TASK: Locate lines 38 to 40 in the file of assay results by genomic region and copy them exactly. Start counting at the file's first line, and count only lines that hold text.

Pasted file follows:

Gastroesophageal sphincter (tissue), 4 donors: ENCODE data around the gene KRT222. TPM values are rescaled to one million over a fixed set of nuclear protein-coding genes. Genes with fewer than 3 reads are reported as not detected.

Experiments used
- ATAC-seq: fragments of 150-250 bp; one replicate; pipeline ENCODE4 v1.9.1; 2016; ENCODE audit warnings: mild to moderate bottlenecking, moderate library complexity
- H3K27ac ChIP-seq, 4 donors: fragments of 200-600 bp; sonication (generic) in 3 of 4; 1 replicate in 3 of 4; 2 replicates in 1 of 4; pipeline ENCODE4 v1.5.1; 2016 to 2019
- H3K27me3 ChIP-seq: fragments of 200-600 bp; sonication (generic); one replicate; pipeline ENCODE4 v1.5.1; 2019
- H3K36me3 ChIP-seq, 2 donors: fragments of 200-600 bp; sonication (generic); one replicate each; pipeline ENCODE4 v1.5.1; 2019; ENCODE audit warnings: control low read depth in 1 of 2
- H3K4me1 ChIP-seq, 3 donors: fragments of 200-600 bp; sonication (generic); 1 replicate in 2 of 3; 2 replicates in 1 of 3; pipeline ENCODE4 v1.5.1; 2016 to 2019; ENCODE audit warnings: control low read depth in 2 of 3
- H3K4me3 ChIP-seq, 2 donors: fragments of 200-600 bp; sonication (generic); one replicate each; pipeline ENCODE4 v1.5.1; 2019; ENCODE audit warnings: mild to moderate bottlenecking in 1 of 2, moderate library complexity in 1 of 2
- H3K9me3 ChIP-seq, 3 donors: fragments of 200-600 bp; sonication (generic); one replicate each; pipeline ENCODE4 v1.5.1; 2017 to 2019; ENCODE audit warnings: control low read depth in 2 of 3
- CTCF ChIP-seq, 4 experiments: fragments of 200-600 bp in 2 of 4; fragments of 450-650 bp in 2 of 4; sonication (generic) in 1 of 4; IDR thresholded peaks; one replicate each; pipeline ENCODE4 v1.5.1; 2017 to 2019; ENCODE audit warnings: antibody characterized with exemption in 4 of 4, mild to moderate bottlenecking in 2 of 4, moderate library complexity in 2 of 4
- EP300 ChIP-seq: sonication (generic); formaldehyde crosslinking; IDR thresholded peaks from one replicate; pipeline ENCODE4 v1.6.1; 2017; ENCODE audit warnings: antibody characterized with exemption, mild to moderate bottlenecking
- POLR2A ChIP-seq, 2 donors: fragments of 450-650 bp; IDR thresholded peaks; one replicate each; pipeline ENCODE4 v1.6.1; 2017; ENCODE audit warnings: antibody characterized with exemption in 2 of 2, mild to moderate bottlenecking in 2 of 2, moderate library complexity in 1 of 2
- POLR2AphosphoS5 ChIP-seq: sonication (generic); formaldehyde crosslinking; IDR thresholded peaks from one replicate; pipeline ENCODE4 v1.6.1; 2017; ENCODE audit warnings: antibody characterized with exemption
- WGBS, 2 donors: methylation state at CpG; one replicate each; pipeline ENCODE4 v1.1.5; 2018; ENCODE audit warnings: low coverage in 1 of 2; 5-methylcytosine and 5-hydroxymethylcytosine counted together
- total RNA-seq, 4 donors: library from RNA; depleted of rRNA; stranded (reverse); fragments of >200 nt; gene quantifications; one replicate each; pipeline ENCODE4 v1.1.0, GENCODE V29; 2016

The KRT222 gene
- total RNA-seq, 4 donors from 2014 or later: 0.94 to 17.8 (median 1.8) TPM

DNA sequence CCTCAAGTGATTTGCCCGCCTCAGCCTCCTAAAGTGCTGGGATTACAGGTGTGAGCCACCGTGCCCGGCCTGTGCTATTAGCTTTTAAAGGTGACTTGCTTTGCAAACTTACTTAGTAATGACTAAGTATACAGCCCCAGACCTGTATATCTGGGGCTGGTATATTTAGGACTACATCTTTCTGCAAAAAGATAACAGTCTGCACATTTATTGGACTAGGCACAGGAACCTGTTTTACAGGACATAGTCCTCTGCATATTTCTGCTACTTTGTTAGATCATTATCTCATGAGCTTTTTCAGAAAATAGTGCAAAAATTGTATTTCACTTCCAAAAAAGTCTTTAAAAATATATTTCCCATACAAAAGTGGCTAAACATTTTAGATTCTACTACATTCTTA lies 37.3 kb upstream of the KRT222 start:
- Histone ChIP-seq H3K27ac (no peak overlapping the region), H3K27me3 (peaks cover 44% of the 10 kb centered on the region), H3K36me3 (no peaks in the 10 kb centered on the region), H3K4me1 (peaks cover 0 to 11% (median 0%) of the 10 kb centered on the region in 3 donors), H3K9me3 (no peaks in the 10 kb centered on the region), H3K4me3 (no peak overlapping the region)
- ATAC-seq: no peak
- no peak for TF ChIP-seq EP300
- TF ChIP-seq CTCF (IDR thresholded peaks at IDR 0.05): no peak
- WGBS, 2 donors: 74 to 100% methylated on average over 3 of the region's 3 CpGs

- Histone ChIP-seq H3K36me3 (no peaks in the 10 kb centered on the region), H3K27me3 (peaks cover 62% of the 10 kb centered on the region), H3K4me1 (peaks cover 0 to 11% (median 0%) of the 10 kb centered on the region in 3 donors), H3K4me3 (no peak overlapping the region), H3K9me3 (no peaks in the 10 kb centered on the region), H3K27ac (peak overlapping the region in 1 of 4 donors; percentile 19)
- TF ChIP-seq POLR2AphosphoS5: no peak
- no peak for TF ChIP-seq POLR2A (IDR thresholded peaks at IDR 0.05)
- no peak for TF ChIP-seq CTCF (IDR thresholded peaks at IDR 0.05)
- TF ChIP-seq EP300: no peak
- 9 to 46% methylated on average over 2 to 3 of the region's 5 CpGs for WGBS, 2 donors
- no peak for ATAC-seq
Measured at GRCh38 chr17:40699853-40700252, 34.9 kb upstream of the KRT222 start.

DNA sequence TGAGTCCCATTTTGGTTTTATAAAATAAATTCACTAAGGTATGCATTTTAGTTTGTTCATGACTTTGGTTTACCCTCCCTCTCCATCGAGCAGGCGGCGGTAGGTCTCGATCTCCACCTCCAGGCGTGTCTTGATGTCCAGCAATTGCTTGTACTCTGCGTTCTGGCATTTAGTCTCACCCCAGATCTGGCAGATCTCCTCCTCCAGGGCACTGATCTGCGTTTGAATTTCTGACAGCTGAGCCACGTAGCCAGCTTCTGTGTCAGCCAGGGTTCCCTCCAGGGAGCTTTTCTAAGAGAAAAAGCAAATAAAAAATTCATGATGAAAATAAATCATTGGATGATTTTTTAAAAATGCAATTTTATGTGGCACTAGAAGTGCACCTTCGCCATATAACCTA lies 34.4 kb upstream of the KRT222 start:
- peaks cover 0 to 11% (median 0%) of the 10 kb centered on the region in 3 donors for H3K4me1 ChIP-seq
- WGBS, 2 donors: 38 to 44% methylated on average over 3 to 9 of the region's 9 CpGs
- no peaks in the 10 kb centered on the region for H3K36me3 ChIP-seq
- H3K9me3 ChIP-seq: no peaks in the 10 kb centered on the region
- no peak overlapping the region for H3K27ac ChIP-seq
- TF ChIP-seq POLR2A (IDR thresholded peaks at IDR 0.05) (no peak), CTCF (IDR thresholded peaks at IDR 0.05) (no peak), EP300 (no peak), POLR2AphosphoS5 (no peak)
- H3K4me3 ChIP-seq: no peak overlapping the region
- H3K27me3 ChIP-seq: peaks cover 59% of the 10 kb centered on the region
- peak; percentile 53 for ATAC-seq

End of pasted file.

- TF ChIP-seq POLR2A (IDR thresholded peaks at IDR 0.05) (no peak), CTCF (IDR thresholded peaks at IDR 0.05) (no peak), EP300 (no peak), POLR2AphosphoS5 (no peak)
- H3K4me3 ChIP-seq: no peak overlapping the region
- H3K27me3 ChIP-seq: peaks cover 59% of the 10 kb centered on the region